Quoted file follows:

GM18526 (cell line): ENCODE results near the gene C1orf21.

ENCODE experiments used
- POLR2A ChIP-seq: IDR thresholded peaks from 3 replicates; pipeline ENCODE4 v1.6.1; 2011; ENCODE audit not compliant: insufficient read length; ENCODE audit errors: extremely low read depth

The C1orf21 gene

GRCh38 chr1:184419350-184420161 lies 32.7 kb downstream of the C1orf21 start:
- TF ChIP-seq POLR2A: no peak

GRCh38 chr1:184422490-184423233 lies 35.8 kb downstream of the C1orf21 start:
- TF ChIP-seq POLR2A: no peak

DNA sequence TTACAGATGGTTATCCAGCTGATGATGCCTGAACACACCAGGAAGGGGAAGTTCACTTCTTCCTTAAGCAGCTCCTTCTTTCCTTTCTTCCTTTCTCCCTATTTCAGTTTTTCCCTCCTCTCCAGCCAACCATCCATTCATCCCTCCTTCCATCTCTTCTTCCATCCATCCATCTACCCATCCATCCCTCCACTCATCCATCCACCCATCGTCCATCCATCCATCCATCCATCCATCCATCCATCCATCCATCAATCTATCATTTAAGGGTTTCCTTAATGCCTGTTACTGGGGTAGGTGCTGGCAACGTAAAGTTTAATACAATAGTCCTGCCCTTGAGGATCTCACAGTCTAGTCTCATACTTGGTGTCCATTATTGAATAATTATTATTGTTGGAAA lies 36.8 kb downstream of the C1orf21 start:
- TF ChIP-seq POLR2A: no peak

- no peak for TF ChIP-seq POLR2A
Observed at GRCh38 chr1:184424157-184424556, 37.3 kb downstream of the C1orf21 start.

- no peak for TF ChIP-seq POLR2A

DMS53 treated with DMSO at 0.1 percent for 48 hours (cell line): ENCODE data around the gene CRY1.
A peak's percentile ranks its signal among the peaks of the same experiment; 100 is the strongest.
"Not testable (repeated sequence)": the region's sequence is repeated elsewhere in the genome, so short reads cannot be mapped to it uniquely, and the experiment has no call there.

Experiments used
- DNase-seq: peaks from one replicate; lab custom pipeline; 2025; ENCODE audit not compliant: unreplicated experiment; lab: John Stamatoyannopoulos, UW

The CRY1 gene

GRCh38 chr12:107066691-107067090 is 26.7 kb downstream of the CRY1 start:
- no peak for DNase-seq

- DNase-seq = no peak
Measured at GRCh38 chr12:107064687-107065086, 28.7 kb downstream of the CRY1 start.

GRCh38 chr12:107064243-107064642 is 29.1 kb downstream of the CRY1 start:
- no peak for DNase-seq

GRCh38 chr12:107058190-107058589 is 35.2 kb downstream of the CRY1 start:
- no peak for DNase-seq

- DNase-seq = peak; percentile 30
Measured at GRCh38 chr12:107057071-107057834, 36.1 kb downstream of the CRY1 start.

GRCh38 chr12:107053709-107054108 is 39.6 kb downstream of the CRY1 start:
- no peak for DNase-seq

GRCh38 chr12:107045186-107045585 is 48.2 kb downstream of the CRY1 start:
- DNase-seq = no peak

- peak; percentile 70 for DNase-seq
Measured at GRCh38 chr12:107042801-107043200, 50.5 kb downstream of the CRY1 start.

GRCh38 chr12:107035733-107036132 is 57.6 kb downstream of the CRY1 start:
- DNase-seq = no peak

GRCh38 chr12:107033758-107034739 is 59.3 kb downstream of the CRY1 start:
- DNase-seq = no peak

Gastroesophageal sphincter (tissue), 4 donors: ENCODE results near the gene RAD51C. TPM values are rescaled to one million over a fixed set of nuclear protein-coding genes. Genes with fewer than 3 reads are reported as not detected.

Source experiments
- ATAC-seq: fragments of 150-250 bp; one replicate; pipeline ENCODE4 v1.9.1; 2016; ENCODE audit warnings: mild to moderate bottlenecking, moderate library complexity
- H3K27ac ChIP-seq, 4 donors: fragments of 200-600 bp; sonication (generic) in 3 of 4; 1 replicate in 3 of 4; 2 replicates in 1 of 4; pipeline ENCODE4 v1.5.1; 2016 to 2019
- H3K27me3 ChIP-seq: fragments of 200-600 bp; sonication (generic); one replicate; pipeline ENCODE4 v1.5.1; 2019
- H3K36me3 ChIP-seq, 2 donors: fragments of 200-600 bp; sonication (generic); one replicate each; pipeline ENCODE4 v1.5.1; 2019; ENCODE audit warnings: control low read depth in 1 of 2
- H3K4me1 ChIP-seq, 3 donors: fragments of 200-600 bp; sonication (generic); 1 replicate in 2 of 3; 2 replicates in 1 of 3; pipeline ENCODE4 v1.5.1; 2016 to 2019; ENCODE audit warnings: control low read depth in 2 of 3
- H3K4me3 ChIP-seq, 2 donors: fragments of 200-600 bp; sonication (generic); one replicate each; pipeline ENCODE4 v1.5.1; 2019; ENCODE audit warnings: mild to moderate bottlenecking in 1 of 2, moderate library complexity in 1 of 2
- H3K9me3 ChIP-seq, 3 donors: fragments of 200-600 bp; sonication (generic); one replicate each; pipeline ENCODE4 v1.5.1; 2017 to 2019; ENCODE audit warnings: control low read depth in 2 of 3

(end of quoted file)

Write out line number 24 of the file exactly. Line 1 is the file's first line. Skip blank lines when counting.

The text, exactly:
GRCh38 chr12:107064243-107064642 is 29.1 kb downstream of the CRY1 start: